swellings (B–D). In the septal leaflet of the tricuspid leaflet there is failure of normal remodeling/removal and/or transdifferentiation of associated myocardium (B, E).
Collagen 1α1 and 1α2 are reduced by ∼70% in the periostin heterozygote and null mice as shown by Western analysis. Actin is used as a loading control.
207 R.A. Norris et al. / Developmental Biology 316 (2008) 200–213
lack of appropriate model systems to study. Most genes
important for the EMT phase of valvulogenesis results in an
early embryonic lethality and shed little light on how post-EMT
mesenchymalized cushions become mature cusps of leaflets.
Post-EMT valvulogenesis, as defined in this study, involves
three fundamental processes: (i) the differentiation of cushion
mesenchymal cells into valvular interstitial fibroblasts, (ii)
modeling and attenuation of the valve leaflet, and (iii) formation
of valve-associated fibrous structures such as the annulus
fibrosae and chordae tendineae. It is these processes that act in
concert with fluid dynamics to ultimately sculpt the rudimentary
cushions into a mature valve apparatus (Butcher and Markwald,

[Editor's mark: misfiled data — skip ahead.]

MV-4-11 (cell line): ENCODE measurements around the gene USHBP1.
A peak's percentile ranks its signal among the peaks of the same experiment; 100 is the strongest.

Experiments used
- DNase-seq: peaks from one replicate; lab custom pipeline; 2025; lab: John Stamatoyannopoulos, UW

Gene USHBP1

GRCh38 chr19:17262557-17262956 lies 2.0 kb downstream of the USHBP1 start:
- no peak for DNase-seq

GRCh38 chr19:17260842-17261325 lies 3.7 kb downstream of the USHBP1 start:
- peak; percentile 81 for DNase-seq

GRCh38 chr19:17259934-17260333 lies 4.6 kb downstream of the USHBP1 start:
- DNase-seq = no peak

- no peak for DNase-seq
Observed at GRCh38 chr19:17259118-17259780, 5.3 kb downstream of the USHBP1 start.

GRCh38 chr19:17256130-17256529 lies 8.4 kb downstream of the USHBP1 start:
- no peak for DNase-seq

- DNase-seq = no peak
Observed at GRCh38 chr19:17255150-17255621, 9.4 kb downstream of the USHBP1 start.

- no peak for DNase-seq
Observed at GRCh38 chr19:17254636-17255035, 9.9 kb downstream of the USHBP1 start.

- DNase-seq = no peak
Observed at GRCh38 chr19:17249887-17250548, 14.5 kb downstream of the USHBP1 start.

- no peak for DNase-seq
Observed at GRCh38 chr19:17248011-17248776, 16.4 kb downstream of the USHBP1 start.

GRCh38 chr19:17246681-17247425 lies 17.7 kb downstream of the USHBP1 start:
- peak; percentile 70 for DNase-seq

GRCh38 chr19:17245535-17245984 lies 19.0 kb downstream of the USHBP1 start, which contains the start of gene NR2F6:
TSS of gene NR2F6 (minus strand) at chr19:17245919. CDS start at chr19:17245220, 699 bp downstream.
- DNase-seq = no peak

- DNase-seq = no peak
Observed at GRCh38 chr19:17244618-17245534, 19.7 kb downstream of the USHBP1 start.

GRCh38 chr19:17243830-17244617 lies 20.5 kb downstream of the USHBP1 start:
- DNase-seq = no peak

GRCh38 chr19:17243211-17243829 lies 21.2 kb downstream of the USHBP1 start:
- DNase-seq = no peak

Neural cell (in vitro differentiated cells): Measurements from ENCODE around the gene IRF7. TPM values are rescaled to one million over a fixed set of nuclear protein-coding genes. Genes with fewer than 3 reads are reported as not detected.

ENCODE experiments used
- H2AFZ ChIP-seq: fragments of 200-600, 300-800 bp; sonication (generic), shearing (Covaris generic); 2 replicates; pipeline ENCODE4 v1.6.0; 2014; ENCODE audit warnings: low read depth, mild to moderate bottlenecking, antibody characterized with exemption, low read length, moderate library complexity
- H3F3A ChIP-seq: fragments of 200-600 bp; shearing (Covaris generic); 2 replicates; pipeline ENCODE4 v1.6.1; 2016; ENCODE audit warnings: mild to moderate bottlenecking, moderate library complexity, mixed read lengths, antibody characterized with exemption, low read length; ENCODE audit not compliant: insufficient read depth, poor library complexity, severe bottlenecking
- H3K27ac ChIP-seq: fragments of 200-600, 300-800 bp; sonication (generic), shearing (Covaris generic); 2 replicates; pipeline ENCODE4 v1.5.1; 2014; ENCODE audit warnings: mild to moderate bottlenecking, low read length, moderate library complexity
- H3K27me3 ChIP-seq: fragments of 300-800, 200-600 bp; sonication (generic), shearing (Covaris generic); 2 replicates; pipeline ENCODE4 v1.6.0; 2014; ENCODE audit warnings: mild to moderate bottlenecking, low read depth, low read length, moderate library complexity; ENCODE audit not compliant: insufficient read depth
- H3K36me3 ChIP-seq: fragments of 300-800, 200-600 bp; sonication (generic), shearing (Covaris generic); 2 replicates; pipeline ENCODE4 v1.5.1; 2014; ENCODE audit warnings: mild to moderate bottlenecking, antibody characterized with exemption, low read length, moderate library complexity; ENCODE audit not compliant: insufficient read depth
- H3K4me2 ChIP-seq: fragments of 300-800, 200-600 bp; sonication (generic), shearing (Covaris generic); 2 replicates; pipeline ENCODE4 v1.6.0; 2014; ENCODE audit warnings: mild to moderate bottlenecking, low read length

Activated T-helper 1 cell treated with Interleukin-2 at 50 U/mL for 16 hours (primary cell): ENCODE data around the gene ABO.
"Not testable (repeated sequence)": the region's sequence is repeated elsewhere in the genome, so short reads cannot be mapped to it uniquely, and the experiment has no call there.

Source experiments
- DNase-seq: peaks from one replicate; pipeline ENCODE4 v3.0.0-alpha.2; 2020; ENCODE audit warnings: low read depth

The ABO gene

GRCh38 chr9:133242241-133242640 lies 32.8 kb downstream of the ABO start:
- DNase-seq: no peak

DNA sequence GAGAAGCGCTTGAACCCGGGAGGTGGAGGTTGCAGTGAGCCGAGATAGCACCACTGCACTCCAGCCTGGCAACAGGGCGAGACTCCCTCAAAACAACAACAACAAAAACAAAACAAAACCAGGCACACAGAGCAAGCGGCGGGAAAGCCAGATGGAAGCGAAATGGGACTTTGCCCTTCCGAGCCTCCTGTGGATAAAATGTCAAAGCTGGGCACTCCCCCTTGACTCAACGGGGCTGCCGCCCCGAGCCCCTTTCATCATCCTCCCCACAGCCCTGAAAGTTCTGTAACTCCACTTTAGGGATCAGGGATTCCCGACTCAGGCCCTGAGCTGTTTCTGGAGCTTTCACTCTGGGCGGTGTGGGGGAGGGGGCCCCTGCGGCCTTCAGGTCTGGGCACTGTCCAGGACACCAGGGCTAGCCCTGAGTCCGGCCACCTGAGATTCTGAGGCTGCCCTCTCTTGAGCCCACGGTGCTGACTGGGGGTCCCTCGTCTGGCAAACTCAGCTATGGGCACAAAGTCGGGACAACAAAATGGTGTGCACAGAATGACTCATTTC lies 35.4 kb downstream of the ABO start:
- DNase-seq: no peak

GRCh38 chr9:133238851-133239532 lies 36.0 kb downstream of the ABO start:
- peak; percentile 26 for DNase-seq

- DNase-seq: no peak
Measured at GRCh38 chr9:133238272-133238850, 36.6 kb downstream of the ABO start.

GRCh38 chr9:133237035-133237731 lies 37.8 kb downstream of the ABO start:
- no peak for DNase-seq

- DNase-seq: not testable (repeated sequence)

2006; Butcher et al., 2007a). The lack of functional data and
appropriate gene knock-out animals have made the post-EMT
process difficult to understand. In this report, we describe the
detailed expression and null phenotype of periostin, a candidate,
post-EMT valvulogenic protein expressed during intrauterine
and postnatal life. Periostin null mice described herein display
defects in the three fundamental processes (as described above)
required for the normal maturation and development of the
cardiac valve apparatus. Importantly, a large subset of the
periostin null mice is viable and thus may provide a powerful
tool to begin understanding mechanisms underlying post-EMT
Fig. 8. Periostin is required for proper formation of the chordae tendineae. (A) AVapparatus of an adult wild-type mouse showing (1) anterior tricuspid leaflet, (2)
tendinous chords, and (3) papillary muscles. (B and C) Comparison of adult wild-type (Pn+/+) and periostin null (Pn−/−) tendinous chordal structure (asterisks). The
periostin null mice exhibit thickened, non-branched, severely shortened tendinous chords. (D and E) Graphical representation of defects in chordal structure in the
periostin null mouse. (D) The number of chordae tendineae normally doubles from neonate to adult. This doubling of the chordae tendineae is not evident in the
periostin null mice. (E) The chordae tendineae of the adult periostin null tricuspid valve apparatus has a significantly thicker diameter than that of the wild-type mouse.